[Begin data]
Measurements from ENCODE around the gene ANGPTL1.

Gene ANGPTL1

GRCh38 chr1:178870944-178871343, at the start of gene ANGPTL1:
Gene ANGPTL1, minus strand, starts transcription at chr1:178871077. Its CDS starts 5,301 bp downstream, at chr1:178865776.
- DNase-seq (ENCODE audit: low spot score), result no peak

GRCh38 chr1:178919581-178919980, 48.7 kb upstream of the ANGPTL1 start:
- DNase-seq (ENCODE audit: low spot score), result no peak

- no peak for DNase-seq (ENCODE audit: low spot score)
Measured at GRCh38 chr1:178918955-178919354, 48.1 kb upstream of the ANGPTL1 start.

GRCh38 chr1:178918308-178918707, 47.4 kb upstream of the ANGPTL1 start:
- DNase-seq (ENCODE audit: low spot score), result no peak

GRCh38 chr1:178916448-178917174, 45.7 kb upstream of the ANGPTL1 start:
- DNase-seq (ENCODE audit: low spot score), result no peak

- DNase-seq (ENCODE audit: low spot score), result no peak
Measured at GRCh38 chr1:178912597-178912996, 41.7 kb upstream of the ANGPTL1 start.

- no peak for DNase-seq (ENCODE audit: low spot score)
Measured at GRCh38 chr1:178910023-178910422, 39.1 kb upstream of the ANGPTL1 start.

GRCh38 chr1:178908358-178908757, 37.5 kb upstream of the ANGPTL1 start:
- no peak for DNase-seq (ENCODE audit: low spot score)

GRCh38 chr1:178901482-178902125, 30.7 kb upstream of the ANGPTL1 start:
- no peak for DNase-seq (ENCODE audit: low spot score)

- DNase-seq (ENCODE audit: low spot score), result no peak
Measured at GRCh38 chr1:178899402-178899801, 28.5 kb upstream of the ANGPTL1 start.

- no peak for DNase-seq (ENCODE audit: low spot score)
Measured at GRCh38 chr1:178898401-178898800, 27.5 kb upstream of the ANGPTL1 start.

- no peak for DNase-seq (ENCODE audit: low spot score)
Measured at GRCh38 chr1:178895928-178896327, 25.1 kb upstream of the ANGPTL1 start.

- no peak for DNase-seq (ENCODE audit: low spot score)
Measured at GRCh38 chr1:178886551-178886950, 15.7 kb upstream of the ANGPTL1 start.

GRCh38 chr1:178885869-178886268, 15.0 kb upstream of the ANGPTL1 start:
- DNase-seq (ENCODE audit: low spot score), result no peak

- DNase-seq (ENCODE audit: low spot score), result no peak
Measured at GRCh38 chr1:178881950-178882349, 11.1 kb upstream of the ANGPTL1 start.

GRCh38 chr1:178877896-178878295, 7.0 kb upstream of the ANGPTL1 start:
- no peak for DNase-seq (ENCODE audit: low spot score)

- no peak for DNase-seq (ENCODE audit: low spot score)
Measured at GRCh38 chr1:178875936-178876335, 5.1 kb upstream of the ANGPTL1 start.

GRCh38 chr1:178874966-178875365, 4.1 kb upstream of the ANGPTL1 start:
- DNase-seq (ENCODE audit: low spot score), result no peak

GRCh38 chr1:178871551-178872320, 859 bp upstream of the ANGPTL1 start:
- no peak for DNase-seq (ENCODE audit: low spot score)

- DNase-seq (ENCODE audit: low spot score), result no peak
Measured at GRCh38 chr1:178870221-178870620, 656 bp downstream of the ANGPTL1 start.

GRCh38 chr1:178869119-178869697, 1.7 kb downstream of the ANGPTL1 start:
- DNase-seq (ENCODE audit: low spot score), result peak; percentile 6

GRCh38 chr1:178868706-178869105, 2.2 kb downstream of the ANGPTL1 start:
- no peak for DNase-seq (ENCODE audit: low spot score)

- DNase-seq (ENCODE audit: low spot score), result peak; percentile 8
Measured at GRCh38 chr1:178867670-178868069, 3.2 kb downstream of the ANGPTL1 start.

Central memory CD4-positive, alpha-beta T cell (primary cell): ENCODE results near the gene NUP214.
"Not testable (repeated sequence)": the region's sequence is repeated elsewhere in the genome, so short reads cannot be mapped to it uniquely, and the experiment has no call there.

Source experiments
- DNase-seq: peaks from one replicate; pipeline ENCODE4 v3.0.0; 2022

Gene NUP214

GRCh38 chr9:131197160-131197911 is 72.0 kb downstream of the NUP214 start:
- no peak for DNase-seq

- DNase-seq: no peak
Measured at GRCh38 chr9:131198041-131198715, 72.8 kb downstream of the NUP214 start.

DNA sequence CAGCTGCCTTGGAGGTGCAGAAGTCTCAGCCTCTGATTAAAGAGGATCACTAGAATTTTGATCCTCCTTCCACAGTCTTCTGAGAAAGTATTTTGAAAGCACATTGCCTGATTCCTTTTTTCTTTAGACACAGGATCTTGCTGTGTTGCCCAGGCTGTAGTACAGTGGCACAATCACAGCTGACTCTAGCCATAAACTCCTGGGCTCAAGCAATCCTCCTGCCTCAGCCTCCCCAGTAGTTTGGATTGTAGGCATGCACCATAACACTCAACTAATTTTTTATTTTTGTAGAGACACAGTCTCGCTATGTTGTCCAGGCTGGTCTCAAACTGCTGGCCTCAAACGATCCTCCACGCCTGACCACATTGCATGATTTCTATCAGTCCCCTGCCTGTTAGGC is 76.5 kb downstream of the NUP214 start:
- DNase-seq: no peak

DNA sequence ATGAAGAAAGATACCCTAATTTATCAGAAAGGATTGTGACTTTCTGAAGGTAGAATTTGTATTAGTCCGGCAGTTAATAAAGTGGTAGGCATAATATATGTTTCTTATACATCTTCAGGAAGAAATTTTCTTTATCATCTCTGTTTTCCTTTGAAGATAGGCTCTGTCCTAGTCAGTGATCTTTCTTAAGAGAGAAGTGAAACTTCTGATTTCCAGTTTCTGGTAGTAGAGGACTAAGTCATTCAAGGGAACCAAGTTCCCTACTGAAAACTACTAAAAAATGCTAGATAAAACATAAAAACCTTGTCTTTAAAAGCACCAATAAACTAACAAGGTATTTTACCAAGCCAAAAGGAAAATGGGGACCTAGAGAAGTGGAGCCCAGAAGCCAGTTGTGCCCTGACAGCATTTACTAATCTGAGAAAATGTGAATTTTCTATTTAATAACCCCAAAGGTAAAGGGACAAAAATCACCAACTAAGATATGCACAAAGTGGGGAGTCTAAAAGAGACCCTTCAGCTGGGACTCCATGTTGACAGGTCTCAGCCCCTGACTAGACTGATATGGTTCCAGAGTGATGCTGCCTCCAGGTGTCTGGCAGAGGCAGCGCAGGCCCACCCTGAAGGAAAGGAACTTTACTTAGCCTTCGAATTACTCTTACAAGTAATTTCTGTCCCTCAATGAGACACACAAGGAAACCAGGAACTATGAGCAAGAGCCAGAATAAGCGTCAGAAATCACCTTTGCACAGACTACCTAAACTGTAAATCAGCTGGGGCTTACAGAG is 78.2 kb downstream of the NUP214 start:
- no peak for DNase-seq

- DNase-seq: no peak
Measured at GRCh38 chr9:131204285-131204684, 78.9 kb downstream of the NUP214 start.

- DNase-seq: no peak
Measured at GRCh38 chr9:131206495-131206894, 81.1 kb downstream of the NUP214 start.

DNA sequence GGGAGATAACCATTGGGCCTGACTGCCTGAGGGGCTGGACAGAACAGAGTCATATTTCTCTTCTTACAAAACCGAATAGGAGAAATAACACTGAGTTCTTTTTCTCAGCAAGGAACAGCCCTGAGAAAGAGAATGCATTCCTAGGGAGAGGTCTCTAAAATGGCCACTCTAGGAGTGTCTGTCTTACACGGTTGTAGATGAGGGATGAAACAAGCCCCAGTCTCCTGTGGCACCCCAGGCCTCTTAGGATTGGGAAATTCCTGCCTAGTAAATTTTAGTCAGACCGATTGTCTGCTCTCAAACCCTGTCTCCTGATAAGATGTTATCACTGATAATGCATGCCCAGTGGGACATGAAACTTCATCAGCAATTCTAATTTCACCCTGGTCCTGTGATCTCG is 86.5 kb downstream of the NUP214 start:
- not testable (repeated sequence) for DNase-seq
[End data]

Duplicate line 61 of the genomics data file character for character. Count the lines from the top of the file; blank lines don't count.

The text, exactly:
DNA sequence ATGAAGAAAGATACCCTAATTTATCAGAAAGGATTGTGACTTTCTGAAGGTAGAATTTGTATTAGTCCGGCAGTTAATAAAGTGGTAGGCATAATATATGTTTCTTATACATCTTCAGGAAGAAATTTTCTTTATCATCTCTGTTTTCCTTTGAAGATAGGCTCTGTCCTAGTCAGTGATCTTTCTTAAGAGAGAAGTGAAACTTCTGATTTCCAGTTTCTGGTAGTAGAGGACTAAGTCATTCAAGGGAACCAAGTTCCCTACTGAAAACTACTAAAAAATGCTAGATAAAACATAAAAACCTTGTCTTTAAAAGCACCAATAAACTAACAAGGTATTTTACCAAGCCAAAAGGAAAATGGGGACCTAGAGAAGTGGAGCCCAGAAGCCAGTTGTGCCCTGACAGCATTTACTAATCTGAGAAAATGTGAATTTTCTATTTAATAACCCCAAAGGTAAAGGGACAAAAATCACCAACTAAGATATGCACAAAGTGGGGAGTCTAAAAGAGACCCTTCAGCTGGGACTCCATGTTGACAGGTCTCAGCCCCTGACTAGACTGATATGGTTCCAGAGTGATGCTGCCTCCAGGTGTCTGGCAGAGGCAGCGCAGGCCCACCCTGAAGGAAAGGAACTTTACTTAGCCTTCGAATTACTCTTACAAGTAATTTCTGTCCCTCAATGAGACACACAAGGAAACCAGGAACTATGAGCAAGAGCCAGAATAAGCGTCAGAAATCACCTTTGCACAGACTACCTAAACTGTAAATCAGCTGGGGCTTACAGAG is 78.2 kb downstream of the NUP214 start: